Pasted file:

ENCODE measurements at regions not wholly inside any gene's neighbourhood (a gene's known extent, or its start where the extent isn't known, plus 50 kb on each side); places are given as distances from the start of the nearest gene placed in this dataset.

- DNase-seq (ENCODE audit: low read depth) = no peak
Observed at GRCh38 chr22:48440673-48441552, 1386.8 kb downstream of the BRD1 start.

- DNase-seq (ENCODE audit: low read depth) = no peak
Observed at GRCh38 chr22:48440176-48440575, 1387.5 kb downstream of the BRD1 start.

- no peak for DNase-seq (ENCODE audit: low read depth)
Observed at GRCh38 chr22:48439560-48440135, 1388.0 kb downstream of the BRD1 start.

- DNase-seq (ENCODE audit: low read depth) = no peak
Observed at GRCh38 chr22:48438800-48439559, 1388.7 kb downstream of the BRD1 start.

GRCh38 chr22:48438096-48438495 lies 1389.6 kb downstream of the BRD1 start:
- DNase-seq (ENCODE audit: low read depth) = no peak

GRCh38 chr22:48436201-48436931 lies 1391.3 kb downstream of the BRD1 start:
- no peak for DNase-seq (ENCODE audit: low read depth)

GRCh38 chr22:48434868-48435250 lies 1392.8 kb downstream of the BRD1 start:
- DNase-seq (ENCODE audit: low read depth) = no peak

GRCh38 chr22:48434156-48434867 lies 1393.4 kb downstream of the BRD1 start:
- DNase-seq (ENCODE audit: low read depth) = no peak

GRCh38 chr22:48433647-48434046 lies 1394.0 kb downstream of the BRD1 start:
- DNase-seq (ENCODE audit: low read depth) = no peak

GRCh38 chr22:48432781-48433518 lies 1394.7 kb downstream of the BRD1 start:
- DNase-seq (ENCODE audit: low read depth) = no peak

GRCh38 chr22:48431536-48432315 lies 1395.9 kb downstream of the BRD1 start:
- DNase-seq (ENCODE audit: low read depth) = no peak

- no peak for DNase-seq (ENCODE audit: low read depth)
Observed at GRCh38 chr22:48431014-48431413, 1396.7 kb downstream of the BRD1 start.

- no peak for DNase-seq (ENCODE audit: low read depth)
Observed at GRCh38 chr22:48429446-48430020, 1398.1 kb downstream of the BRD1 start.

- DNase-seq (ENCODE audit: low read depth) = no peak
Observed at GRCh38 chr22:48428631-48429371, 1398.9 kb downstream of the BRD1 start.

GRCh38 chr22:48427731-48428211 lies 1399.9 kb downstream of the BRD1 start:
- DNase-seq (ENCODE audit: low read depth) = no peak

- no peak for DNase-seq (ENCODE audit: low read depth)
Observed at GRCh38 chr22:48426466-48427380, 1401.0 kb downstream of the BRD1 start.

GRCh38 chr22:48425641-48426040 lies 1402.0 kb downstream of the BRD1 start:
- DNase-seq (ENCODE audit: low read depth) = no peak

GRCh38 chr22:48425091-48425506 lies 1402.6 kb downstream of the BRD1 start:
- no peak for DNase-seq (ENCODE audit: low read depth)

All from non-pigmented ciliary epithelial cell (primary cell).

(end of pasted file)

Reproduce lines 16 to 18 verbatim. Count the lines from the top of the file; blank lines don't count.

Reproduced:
GRCh38 chr22:48434156-48434867 lies 1393.4 kb downstream of the BRD1 start:
- DNase-seq (ENCODE audit: low read depth) = no peak

GRCh38 chr22:48433647-48434046 lies 1394.0 kb downstream of the BRD1 start: